Portland rallies to save osprey nest


by Pat Dooris, KGW News


Posted on April 7, 2012 at 4:04 PM

Updated Saturday, Apr 7 at 4:06 PM

PORTLAND - On the KGW-Audubon Osprey cam, you can see the adult pair who returned just two weeks ago to Portland’s South Waterfront area after their long migration to the south.

This is the fifth year these two birds have returned to their nest which is located in a vacant field just north of the Meriwether condo high rise tower. You can feel the love for nature here. Just ask the neighbors.

“The main thing for the people in the Meriwether, the main thing is that the birds are happy,” said resident Jim Luke. “If the birds are happy, we're happy," he said.

The bird's were not in a happy place five years ago. They built a massive nest near the west side of the Ross Island bridge at the very top of a high power electrical transmission tower. Branches from the nest fell and damaged sensitive equipment. Workers took it down.

Barge maker Zidell Marine, right next door, built a tower to hold the nest but two years later it had to be taken down too.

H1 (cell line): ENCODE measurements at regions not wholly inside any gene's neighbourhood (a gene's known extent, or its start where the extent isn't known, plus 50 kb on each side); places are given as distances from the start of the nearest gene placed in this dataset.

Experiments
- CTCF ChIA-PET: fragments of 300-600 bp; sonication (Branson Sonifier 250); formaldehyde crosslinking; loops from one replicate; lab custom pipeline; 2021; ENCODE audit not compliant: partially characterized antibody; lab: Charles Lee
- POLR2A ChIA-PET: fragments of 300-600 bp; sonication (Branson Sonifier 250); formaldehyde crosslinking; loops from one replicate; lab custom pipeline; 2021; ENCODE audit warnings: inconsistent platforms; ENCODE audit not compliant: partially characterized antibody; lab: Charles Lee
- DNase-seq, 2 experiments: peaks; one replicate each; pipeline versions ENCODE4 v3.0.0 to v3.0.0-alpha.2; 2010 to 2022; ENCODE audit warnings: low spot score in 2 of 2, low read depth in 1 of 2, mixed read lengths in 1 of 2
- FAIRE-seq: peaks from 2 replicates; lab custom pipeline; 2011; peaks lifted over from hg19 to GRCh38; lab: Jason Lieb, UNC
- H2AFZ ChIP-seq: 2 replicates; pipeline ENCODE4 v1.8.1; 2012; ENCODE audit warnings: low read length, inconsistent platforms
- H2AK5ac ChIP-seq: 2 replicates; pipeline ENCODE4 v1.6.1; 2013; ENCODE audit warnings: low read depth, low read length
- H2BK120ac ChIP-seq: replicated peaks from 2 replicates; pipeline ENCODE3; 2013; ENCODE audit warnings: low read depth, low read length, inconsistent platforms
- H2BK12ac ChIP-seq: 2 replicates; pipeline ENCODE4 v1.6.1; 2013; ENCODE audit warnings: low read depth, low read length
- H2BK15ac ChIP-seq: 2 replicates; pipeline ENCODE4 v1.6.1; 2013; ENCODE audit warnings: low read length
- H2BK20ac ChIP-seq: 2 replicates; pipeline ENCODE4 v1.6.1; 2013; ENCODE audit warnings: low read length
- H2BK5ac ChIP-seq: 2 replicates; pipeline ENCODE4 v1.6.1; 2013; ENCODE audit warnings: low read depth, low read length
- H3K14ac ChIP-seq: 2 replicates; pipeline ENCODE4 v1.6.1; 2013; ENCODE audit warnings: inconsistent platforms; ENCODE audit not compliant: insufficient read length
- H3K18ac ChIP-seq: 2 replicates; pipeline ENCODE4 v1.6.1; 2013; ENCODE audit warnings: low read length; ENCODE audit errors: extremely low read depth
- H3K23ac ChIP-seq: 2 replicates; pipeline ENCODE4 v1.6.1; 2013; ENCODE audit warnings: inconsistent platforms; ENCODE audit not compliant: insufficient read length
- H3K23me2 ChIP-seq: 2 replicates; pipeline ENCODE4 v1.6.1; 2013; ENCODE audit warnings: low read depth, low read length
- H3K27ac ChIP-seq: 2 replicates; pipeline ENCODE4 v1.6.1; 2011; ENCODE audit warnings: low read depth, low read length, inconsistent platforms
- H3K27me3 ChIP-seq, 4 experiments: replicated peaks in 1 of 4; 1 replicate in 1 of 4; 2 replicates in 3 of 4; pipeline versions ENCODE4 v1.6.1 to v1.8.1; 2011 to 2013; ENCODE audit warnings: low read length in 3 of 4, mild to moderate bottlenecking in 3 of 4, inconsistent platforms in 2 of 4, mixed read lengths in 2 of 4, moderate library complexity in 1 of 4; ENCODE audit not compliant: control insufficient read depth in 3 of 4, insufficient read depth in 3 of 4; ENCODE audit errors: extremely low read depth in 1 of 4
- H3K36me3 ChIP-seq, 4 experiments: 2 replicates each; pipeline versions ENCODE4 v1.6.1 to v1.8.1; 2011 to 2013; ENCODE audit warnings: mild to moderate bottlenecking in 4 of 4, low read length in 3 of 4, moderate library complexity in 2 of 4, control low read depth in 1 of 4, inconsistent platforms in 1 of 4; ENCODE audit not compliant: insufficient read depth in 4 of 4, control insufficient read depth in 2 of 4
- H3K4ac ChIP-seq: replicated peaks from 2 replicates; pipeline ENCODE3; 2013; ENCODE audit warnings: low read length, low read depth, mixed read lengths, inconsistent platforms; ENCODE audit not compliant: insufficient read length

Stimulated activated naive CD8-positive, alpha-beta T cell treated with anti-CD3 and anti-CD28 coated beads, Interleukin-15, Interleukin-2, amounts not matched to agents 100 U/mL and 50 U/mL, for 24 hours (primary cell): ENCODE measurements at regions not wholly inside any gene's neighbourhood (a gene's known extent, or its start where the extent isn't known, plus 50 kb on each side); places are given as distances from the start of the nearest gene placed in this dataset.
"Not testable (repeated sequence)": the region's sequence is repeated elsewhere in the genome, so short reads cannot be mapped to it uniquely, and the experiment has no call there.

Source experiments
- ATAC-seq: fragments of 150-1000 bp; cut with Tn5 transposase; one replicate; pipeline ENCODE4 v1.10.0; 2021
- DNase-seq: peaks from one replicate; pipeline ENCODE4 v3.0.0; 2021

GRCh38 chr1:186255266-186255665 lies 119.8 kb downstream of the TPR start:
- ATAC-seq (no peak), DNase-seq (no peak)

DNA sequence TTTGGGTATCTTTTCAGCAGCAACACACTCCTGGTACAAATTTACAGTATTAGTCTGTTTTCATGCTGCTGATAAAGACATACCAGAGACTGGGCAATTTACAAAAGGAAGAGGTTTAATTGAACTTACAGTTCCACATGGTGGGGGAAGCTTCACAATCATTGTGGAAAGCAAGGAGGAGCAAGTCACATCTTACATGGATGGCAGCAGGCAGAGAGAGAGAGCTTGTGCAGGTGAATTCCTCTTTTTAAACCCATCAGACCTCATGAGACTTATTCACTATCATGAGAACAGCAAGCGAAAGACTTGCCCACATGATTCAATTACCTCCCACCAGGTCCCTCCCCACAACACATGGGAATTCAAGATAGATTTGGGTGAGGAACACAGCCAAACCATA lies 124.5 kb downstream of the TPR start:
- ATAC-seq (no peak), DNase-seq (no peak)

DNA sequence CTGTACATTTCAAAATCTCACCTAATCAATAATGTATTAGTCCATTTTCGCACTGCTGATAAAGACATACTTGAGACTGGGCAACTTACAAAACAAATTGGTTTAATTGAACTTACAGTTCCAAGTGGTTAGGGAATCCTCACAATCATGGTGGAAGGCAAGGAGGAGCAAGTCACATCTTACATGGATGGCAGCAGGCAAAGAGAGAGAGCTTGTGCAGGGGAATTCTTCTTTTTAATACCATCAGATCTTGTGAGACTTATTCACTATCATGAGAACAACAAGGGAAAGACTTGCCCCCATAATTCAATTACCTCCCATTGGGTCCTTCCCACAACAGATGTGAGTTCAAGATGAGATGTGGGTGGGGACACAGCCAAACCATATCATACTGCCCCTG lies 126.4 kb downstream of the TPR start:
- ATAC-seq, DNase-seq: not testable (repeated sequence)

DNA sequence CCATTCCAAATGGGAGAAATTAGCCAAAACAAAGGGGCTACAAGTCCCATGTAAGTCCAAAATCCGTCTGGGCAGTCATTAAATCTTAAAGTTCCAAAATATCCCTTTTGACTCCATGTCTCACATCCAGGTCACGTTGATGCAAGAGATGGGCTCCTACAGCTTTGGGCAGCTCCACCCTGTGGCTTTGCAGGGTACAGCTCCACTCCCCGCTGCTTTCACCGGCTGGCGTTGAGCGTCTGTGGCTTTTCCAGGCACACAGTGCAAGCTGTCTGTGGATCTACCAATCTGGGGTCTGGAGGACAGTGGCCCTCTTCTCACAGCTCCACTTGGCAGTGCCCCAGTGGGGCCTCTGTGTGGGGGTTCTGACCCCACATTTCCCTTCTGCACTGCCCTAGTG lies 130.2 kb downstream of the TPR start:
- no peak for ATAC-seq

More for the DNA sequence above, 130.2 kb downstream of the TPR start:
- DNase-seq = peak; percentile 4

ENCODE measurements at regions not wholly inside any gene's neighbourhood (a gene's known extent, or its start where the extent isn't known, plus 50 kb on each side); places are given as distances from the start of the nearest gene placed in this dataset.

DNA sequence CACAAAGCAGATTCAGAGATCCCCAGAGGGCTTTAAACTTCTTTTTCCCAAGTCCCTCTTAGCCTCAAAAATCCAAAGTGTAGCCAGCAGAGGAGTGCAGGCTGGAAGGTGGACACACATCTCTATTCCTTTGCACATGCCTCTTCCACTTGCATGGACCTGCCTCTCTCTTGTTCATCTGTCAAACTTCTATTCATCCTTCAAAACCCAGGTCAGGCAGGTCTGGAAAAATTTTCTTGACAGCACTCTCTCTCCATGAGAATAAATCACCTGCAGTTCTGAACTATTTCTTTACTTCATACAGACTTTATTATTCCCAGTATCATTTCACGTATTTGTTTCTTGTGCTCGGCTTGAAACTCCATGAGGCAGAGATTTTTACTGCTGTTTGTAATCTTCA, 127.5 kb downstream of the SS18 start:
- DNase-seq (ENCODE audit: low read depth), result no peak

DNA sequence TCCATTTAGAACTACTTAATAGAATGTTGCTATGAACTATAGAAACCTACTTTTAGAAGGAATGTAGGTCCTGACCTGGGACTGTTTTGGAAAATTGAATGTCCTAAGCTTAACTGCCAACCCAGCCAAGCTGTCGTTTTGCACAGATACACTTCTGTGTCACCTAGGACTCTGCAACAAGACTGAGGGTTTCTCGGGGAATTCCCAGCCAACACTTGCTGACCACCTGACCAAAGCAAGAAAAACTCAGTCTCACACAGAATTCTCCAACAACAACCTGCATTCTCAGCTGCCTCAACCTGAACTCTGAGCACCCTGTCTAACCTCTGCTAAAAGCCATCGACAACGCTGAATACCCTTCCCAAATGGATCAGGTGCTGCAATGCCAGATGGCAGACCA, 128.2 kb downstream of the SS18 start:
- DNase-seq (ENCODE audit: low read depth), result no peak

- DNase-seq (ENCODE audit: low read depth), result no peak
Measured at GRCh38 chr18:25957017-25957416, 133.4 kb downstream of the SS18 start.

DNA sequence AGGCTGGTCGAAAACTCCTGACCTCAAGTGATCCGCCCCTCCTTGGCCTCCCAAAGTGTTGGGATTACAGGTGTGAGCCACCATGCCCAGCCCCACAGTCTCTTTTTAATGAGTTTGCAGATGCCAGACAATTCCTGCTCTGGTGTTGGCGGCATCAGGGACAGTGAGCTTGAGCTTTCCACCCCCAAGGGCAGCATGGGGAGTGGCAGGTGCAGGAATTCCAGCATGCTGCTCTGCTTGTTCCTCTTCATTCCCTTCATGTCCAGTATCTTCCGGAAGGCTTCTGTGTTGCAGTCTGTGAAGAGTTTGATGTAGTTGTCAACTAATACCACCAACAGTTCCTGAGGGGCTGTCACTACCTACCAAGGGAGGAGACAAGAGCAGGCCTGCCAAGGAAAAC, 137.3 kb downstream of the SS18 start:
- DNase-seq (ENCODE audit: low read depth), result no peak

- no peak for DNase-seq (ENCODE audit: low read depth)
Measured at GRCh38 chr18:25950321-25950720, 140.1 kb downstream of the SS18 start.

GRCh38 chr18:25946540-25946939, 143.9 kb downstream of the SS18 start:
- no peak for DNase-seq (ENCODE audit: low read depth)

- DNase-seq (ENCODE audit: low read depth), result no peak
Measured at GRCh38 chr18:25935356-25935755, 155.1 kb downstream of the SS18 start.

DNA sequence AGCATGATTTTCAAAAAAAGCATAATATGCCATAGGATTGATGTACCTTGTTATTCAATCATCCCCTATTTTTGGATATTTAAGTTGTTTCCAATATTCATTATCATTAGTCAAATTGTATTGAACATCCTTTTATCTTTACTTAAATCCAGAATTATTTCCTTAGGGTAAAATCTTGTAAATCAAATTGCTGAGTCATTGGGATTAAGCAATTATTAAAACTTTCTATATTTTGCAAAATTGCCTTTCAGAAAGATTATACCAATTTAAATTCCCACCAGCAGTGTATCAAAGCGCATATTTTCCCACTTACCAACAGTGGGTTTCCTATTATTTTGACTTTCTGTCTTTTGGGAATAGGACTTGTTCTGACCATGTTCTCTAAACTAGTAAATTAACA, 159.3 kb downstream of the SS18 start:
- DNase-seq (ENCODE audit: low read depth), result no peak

Retired surveyor Jim Luke, a Meriwether resident, helped navigate red tape and competing interests to get the tower moved to its present spot. It was not easy.

“Ah, it's always a little bit difficult,” he said.

But they got it done. Roger Goldingay, also a Meriwether resident, says he helped convince Zidell to give the neighbors the tower and move it.

“We think that the osprey has picked us. So we've tried to be hospitable to the osprey. And it’s just a remarkable feature of urban wildlife renewal," he said.

On the 16th floor of the Meriwether the actual web camera points down at the osprey nest. “That's a pretty nice view,” a visitor said. “Oh, isn’t it gorgeous?" asks retired teacher Ann McMahon.

She lives on the 5th floor but convinced a friend on the 16th floor to install the new osprey camera.

“You can see right to the top of the nest here," she said pointing. The retired teacher loves the educational experience. “Well I just think this is a wonderful opportunity for everybody. You know my grand children, other people's grand children, kids from all over, adults, people my age to have an opportunity to see the osprey first-hand,” she said.

Bob Sallinger from the Audubon Society of Portland says there is indeed lots to learn from the osprey. And, Sallinger says, since they are living among us, you can meet them yourself.

“The big thing is watch them on TV and then get out and see them in person,” Sallinger said.